When it’s time to dream big in the stock market, you need an action plan. You can’t just buy shares in companies with services and products you like — that’s a chump’s game.
If you buy with your gut, you will end up with a hole in your wallet and your stomach in a knot.
You need an overall strategy, and then a set of tested tactics to execute on that strategy, and finally both the courage to stick with your convictions when you encounter a rough patch while at the same time having the humility to admit defeat when you’re wrong.
Ideally for potential new tech hotshots, I look for smaller companies that have gone public only within the past year or so that operate within a specific niche or segment of the market that I have identified as being ripe for explosive growth.
|Smart, well-managed, fast-growing technology firms are worth putting on your radar as future stars.|
Nine out of 10 times these will be technology-driven companies with a unique product or service that offers a decided advantage over peers. In fact, because new technology is at the heart of so many new breakthroughs, some of these firms don’t even have peers yet.
In essence, we are looking for smart, well-managed, fast-growing technology firms we believe have the potential to continue to provide exceptional growth over the next five years. Some could advance 1,000 percent-plus, while a couple may go to zero. But they are worth putting on your radar as future stars.
A perfect example is Cornerstone OnDemand (CSOD), which is up over 180 percent since I first profiled it on April 30, 2012. Cornerstone is a provider of cloud-based learning and talent management software designed to help clients manage their employees. Their software helps businesses hire the right people, evaluate them, develop their skills and manage compensation.
Two years ago, the firm had 7 million users in 150 countries. Today that has ballooned to over 14 million users in 191 countries and 41 languages. That’s the type of explosive growth we are looking to identify.
In addition to having a dynamic product or service, one of the keys to being able to grow at this type of rate is having a large enough market. In the case of Cornerstone, despite its phenomenal growth, it logged only $185 million in 2013 revenues in a target market that is over $4 billion in size. The opportunity that exists is akin to throwing a pebble in Lake Michigan.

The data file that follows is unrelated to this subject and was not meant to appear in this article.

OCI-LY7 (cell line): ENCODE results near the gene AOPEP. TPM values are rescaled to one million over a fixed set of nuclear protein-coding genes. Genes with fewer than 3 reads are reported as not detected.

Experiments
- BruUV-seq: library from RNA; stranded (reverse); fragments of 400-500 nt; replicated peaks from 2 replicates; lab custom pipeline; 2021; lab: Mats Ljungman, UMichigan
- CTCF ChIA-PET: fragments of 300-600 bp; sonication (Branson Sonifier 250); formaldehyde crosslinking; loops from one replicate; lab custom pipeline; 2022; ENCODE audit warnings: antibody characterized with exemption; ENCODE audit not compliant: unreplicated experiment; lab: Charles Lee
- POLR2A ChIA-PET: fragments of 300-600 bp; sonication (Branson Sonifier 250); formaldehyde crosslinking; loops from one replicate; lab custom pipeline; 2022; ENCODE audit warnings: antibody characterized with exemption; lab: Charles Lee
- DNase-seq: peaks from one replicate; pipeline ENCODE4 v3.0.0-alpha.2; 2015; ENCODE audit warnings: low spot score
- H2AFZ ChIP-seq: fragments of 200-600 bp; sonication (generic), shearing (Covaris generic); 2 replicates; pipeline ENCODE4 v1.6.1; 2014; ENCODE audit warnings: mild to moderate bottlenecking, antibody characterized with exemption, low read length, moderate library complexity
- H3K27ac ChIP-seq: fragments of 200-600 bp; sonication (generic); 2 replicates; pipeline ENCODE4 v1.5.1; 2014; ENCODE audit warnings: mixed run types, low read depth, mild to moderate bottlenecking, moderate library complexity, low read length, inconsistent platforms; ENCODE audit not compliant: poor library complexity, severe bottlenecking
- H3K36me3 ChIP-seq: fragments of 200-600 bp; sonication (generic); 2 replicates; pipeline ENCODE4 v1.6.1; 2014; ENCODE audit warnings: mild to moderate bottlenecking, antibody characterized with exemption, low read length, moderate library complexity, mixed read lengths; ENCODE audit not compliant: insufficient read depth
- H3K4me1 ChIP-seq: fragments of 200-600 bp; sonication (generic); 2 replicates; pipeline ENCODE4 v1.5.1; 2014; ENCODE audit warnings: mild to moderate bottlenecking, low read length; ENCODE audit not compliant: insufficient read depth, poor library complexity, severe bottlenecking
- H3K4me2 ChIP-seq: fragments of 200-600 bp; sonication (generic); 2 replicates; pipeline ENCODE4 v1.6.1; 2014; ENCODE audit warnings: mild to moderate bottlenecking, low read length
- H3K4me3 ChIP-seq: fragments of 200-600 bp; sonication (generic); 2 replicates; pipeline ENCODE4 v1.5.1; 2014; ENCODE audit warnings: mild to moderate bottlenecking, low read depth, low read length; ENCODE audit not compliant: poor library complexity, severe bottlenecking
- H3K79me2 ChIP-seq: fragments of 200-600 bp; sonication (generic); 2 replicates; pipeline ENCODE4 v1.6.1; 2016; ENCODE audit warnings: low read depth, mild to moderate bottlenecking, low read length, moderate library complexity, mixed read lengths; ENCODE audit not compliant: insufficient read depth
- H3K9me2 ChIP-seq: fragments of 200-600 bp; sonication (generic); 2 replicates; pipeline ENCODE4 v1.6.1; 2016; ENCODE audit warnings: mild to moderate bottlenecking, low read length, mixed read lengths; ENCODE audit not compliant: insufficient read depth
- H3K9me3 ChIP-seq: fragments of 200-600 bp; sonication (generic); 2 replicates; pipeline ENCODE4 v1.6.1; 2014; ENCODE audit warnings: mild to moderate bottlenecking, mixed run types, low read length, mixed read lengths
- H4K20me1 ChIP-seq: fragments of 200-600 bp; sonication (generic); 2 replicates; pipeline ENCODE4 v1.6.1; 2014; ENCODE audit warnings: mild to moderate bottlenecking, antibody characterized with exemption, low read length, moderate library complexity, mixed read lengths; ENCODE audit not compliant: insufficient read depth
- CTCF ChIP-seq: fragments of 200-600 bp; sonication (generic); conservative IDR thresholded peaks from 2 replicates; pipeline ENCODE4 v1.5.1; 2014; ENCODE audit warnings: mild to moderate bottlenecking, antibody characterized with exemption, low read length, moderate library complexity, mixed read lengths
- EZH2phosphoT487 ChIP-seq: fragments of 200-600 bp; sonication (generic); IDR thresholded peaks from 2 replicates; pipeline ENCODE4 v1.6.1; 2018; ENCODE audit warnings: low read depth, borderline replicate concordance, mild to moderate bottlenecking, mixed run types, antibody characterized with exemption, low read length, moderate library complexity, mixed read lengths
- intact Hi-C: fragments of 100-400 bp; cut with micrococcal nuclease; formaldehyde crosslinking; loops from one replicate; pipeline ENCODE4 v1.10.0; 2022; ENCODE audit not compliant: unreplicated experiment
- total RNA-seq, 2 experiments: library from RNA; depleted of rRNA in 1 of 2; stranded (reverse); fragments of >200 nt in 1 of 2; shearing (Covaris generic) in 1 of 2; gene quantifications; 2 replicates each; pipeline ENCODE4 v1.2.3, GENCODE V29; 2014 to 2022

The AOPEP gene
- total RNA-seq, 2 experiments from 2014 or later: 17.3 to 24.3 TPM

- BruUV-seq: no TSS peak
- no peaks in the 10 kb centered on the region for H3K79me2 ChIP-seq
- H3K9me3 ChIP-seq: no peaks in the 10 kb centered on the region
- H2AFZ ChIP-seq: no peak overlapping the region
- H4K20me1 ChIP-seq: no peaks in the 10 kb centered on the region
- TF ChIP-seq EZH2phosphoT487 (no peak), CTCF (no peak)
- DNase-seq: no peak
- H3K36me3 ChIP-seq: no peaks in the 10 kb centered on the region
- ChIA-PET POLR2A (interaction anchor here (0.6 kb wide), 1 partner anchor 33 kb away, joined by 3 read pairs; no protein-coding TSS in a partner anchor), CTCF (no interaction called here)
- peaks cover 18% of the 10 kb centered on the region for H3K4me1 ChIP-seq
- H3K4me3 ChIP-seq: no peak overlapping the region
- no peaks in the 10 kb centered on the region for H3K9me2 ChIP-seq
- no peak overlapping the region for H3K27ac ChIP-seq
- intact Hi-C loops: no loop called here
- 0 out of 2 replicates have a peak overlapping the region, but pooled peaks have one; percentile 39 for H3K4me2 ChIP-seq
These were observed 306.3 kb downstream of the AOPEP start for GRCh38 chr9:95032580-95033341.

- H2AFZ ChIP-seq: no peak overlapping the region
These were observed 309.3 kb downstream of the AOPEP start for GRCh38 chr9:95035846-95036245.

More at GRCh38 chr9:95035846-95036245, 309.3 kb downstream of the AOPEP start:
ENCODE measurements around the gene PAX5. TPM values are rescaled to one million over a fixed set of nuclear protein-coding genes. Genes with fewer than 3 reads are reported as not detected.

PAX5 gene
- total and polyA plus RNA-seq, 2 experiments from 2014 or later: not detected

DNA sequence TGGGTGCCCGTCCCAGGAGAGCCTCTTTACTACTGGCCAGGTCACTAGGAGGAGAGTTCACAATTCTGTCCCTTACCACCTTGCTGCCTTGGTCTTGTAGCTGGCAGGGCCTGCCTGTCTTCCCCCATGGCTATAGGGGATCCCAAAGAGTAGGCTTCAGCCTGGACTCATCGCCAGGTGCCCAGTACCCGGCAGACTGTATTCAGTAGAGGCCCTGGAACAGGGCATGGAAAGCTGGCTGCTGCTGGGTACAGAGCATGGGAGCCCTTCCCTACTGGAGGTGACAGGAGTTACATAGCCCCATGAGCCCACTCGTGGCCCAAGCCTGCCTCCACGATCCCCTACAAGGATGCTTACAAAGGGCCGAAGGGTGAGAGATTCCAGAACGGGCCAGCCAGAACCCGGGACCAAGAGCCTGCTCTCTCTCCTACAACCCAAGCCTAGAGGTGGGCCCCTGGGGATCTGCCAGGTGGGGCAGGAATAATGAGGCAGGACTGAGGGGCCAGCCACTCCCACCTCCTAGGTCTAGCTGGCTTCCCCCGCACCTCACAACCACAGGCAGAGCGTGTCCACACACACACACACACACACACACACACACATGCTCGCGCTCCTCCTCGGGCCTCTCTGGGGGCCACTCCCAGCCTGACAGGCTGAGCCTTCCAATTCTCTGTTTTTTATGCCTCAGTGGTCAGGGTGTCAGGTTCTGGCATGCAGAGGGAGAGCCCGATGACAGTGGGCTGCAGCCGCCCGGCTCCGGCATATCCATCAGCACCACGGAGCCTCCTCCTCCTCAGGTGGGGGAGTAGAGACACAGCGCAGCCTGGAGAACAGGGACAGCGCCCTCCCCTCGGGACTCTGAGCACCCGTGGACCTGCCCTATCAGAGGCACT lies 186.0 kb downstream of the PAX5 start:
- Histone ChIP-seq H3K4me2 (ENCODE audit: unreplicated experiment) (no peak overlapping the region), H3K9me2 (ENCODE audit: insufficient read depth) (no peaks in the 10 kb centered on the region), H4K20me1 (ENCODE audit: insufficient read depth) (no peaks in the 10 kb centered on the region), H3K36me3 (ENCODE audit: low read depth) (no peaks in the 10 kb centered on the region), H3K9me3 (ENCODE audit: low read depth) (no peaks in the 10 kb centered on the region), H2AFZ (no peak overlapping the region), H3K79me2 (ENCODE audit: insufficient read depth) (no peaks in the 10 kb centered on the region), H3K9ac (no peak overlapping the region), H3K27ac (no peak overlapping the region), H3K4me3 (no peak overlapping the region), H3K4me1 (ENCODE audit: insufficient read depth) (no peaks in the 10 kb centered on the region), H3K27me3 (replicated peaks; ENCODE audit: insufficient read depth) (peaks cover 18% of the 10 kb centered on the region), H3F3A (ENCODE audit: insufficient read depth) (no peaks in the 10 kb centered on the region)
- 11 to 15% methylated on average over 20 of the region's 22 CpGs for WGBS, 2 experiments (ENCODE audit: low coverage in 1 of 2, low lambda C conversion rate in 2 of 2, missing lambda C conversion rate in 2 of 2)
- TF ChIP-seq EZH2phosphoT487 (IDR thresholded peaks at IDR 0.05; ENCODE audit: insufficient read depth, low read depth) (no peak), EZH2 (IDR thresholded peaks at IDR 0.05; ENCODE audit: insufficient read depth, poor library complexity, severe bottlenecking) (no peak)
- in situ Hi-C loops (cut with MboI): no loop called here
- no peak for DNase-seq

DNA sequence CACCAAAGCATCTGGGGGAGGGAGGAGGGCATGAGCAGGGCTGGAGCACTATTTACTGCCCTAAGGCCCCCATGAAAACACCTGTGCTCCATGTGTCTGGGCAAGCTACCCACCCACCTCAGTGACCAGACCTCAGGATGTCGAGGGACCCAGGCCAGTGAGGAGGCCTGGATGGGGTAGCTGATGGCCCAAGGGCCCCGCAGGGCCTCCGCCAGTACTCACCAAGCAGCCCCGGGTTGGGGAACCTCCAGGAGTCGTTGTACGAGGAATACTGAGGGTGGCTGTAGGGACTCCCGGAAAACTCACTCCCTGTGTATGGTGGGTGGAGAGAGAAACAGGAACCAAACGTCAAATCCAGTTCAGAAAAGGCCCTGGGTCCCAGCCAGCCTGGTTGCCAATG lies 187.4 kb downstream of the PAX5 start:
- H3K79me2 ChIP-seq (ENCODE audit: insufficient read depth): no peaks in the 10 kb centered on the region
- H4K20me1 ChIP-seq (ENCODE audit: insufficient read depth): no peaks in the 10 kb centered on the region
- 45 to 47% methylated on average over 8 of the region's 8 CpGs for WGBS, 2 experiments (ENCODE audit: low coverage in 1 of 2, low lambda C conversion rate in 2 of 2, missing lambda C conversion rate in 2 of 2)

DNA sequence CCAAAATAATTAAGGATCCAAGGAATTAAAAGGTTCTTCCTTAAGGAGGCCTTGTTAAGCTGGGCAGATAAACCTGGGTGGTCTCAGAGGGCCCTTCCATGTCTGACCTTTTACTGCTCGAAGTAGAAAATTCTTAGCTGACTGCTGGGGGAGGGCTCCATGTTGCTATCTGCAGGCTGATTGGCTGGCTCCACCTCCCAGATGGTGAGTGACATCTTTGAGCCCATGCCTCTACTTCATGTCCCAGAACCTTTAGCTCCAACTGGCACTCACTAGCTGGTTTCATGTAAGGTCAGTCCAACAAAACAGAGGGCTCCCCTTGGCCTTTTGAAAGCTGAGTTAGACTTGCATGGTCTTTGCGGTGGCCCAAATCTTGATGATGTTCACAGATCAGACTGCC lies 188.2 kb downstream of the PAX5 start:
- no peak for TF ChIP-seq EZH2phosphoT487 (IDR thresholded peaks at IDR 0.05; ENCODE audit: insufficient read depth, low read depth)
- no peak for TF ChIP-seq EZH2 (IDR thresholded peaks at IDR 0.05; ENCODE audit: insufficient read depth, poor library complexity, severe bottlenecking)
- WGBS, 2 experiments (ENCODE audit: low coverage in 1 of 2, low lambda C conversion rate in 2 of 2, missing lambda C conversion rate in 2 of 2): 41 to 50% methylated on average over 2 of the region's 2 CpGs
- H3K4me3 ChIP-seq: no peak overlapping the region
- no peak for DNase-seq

Think of CSOD as an early version of human resources company PeopleSoft, but without the need for companies to buy servers or invest heavily in infrastructure because everything is delivered online. And just as PeopleSoft was gobbled up by Oracle for $10 billion, we fully expect stocks like CSOD to garner the attention of potential acquirers.
Another example is Greenway Medical Technologies (GWAY), which was acquired by private equity firm Vista Equity last September. Greenway was recommended to me by a reader who is a physician and uses its products in his practice. The company provides web-based software solutions to the health-care sector, which is in the midst of a huge transition to electronic health records.
Once I took a deeper look at Greenway, it was a no-brainer that this little company was headed for explosive growth. It had carved a niche providing an integrated database to physician practices and hospitals that included an EHR, accounts receivables, patient registration, scheduling and reporting, all integrated with each other.
When I profiled it, the company was only doing $30 million in annual revenues in a sector where the largest vendor, $3.2 billion company Allscripts (MDRX) only controlled 14 percent of the market. Once again, I had identified an upstart with a unique product servicing a huge market that didn’t have any dominant leaders.
Vista Equity saw what we saw and quickly scooped up the company less than two years after it went public. Although readers were able to garner a 34 percent gain out of Greenway, we were sad to see it acquired.
Most investors are excited to see the companies they own get acquired at double-digit premiums, but not us, at least not for this strategy. Remember, we are looking for 1,000 percent gains from these explosive companies. We are looking for the next Apple (AAPL), Amazon (AMZN) and Priceline.com (PCLN), but before they reach their tremendous potential.
If you cornered me and made me explain the strategy in one sentence, this would be it: “Newly public technology firms with a unique product or service with phenomenal market potential.” Often, companies like these will stumble a bit after the euphoria of the IPO wears off, but we are willing to be patient because we believe in them and their market-crushing potential.
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